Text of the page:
Decoding the DNA of patients with advanced breast cancer has allowed scientists to identify distinct cancer “signatures” that could help predict which women are most likely to benefit from estrogen-lowering therapy, while sparing others from unnecessary treatment.
Scientists at Washington University School of Medicine in St. Louis are using powerful DNA sequencing technology not only to identify mutations at the root of a patient’s tumor – considered key to personalizing cancer treatment – but to map the genetic evolution of disease and monitor response to treatment.
By mapping the evolution of cancer cells in patients with myelodysplastic syndromes who later died of leukemia, Timothy Graubert, Matthew Walter and their Washington University colleagues have found clues to suggest that targeted cancer drugs should be aimed at mutations that develop early in the disease.
Disease-causing bacteria’s efforts to resist antibiotics may get help from their distant bacterial relatives that live in the soil, new research by Kevin Forsberg, a graduate student at Washington University School of Medicine suggests. The researchers found identical genes for antibiotic resistance in soil bacteria and in pathogens from clinics around the world.
DNA sequences from tumor cells can be used to direct the immune system to attack cancer, according to Robert Schreiber, PhD, the Alumni Professor of Pathology and Immunology at Washington University School of Medicine in St. Louis. The research, in mice, appears online Feb. 8 in Nature.
The chemotherapy drugs required to push a common form of adult leukemia into remission may contribute to DNA damage that can lead to a relapse of the disease in some patients, findings of a new study suggest.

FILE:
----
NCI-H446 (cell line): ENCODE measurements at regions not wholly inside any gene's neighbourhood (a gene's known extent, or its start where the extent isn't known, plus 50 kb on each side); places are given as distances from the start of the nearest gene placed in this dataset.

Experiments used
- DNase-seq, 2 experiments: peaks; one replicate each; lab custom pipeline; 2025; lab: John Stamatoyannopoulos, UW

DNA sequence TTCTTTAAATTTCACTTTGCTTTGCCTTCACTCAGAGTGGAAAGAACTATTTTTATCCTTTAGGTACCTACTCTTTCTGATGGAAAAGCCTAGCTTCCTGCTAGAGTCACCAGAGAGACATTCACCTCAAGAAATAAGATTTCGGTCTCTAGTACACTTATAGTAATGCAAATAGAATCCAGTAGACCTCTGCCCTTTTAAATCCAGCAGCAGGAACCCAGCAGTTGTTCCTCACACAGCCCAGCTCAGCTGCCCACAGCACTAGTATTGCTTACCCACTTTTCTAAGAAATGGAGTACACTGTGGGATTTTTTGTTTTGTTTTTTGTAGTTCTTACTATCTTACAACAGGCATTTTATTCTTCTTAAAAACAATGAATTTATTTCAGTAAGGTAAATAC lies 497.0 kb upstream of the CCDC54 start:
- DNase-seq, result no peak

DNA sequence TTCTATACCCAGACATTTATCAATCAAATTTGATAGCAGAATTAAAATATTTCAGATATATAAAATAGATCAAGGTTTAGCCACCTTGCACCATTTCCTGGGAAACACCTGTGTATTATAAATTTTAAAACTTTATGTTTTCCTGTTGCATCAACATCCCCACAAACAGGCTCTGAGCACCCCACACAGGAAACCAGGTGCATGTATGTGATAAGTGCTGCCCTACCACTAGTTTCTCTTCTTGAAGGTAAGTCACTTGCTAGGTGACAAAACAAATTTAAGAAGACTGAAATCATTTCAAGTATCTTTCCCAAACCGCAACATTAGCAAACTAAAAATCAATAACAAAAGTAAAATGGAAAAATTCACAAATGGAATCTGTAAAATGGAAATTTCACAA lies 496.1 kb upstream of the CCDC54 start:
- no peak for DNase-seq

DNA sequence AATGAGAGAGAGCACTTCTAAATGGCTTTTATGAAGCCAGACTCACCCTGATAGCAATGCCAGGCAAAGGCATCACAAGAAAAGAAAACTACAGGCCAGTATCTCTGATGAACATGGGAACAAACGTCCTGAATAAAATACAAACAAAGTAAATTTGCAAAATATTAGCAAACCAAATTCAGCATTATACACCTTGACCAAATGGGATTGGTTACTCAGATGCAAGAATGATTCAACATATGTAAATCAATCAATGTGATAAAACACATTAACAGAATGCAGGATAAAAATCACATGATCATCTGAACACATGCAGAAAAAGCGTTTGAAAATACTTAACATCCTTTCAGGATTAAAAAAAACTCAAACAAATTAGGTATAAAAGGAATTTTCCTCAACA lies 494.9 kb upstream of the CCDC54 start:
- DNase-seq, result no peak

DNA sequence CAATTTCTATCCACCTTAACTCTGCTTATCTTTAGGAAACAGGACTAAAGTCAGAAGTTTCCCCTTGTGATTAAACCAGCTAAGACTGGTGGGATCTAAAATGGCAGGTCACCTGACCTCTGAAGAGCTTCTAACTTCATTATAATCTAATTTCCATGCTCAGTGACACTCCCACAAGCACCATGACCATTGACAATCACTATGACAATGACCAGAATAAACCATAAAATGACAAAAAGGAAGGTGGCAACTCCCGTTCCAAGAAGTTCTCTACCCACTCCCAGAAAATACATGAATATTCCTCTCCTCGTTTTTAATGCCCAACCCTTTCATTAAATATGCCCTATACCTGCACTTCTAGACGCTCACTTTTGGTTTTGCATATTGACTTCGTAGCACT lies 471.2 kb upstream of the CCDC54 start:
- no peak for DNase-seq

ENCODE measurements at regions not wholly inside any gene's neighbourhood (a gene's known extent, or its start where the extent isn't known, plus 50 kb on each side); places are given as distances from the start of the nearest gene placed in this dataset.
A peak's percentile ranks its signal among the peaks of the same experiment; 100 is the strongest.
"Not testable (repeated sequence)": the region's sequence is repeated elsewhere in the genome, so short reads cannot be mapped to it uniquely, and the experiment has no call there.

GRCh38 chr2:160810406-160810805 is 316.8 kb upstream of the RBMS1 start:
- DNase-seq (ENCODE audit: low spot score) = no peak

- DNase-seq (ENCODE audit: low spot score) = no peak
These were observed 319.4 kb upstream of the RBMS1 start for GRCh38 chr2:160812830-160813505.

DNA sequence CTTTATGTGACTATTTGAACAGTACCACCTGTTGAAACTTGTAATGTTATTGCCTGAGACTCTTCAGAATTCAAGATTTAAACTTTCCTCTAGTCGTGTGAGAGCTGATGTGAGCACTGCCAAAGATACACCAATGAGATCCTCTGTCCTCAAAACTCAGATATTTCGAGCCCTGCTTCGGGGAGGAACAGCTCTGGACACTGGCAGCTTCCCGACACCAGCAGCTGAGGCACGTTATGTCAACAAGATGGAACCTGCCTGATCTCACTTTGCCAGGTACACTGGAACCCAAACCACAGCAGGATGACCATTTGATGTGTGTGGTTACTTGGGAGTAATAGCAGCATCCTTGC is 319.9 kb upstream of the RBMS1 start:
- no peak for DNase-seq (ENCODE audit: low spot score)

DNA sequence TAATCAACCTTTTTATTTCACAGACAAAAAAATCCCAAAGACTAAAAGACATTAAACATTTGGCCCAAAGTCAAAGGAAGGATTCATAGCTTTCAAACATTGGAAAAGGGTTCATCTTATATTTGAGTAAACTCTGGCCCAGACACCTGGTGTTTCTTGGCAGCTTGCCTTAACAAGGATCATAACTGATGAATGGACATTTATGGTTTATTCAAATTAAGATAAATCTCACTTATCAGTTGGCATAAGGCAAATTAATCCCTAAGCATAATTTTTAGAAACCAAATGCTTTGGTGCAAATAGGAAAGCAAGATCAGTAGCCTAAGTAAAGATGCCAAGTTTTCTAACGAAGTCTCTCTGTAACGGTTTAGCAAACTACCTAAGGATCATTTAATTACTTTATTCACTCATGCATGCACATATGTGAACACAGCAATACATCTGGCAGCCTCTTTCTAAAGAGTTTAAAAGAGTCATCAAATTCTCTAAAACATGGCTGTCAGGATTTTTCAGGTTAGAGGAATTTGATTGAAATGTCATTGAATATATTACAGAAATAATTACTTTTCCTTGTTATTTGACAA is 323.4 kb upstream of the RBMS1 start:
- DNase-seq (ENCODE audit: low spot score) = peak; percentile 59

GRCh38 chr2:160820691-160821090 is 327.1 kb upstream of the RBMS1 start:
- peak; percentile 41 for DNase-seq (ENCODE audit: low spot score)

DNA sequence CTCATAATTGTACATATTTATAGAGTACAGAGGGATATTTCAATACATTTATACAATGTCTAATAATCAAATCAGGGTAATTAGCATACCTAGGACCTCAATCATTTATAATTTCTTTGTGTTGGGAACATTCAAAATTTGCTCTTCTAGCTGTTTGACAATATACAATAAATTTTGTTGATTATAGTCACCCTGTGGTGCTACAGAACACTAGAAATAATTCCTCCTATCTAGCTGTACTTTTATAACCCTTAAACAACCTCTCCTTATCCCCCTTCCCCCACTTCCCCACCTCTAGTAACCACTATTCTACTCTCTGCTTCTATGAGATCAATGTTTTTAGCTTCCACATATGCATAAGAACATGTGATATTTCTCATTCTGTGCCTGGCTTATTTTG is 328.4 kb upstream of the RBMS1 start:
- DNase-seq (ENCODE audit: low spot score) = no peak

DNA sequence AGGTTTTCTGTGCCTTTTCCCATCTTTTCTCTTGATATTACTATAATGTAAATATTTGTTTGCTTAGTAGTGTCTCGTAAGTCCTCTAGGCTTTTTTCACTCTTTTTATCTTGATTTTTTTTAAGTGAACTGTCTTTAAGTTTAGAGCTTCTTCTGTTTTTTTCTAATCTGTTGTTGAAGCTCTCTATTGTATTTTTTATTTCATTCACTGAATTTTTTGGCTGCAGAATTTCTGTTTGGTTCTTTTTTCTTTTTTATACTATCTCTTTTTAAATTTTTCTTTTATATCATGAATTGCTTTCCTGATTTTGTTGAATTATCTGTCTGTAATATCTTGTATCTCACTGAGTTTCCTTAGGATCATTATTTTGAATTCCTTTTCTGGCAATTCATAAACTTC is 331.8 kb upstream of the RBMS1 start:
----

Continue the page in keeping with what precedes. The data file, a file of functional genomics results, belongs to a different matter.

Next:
Scientists have uncovered a critical genetic mutation in some patients with myelodysplastic syndromes — a group of blood cancers that can progress to a fatal form of leukemia. The research team at Washington University School of Medicine in St. Louis also found evidence that patients with the mutation are more likely to develop acute leukemia.
Washington University’s Department of Genetics has established the Genome Technology Access Center to offer high-speed genome sequencing and other advanced genetic technologies to scientists both within and beyond the university.
Two new studies in the Journal of the American Medical Association by Washington University researchers including Timothy Ley, MD, and Richard Wilson, PhD, highlight the power of sequencing cancer patients’ genomes as a diagnostic tool, helping doctors decide the best course of treatment and researchers identify new cancer susceptibility mutations that can be passed from parent to child.
In the single largest cancer genomics investigation reported to date, scientists have sequenced the whole genomes of tumors from 50 breast cancer patients and compared them to the matched DNA of the same patients’ healthy cells. They uncovered incredible complexity in the cancer genomes, but also got a glimpse of new routes toward personalized medicine.